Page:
School's out, which made it easy for me to arrange a trip Back East for Mother's Day. Trips like this are expensive, but I had plenty of frequent flier miles piled up through credit cards and the like (not, heaven forbid, from airline flying).
The first leg was on what is still called a "regional airline," despite a route map that includes Oregon and Florida. They're the kind who have been hiring very low time pilots. Rumor has it that some are hiring pilots who do not even have enough flight time for a commercial certificate, with the plan to give them the flight time before they send them out on the line. A cold shiver just passed through me, but I doubt that a ghost inhabits my parents' new apartment building...
In fact, it is nearly impossible to hang on to a flight instructor, and I get regular job solicitations in the mail. (These aren't personal; they just buy the list of CFIs and send them out. Well, one was kind of personal in that it included a picture of their very attractive office manager, kind of an implicit hint that successful candidates might get to date her.) The flight schools I know are populated with CFIs who have 400 hours total time and only need a few more minutes to get that regional job. Don't get me wrong: I once had 400 hours total time, too; looking back, I was not ready to fly a jet then. In the meantime, I have spent a lot of time training 1200 hour pilots to fly small twins under instrument conditions, and finding that many of them were not up to the task.
I called home from the gate to chat with the wife and kids. Sometimes it feels like I chat with them more when I am on the road than when I am at home, all of us being typically busy 2008ers. I mentioned that I had seen the flight crew walk out to the airplane, and expressed relief that none of the pilots from my former company were flying.
But I was wrong; the FA announcement included a familiar name. I growled to myself, since I had not thought much of his knowledge level when I had flown with him (in fact, I had to take over the radios while on approach into a Class B airport, which should not have been a problem for a CFII). But the regionals invest a lot in training and are supposed to be washing a lot of people out, so I stayed in my seat (maybe I did it for my mother). The airplane handling was a little rough: we were uncoordinated on the turn to base, and we were both above and below the glide slope on the approach, so I figured that the pilot with lesser experience was flying.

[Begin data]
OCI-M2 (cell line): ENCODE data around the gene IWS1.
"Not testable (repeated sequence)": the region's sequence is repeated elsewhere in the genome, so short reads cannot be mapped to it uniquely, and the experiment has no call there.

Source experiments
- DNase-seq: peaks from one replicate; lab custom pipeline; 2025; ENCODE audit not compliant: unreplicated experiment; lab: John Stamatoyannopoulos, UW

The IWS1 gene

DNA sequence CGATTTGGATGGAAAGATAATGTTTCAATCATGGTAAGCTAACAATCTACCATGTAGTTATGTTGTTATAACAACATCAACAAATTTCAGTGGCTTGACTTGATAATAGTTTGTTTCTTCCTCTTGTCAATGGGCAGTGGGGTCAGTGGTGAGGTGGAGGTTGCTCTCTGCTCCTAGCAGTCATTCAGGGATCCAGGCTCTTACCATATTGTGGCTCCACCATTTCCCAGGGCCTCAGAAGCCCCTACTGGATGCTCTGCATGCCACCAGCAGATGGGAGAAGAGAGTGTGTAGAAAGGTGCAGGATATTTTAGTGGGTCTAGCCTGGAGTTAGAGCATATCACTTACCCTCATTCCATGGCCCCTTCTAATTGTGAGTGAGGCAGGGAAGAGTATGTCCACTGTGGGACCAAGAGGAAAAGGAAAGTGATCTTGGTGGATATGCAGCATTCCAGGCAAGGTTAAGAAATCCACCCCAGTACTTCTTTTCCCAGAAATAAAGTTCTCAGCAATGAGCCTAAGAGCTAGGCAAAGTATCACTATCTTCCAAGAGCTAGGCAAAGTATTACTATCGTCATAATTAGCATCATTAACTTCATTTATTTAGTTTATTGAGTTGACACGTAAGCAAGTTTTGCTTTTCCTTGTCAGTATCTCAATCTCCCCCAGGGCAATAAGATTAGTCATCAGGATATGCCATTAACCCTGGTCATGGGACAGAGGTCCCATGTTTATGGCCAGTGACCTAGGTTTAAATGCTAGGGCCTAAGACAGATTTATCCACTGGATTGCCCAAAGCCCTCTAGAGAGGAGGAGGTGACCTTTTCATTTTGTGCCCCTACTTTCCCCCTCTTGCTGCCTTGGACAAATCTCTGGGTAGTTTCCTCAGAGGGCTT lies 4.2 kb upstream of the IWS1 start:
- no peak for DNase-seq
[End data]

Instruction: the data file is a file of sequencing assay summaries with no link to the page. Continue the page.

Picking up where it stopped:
Of course, every time I criticize an approach the guy greases it on.
I stopped to chat after the flight, the FA stepping aside when I called him by name. He had put on some weight, which is why I hadn't recognized him, and said he was having fun flying. I figure that if he made it through training he must be OK. I hope.
Which brings me to James Fallows' recent article
in The Atlantic
, the innovative VLJ
operator in the southeast. Dayjet
has assembled a bunch of software innovators, including mathematicians, who have refined the business model to bring the cost of jet charter into the affordable range. I am all in favor of this: one of my worries about aviation is the general unwillingness to make explicit models and test them before launching, the unwillingness to calculate
. This tradition goes back to 17th
Century sea captains, with James Cook being the notable exception, and it is good to try to reverse it.
But I think they have left something out of the model: where are they going to get pilots with the skill and experience to fly jets, albeit small ones, on a tight schedule in demanding weather? Pilots are not getting experience through flight instruction, and even those who have the hours have no experience with things like weather radar or how to plan an efficient trip (what I call "synoptic planning"). The simulator centers concentrate on the important skill of getting the airplane safely on the ground when something breaks, but ignore daily operations, where small improvements in efficiency make a big difference in profitability.
Maybe I should call the place with the pretty office manager...
Labels: DayJet, flight instructor, regional airline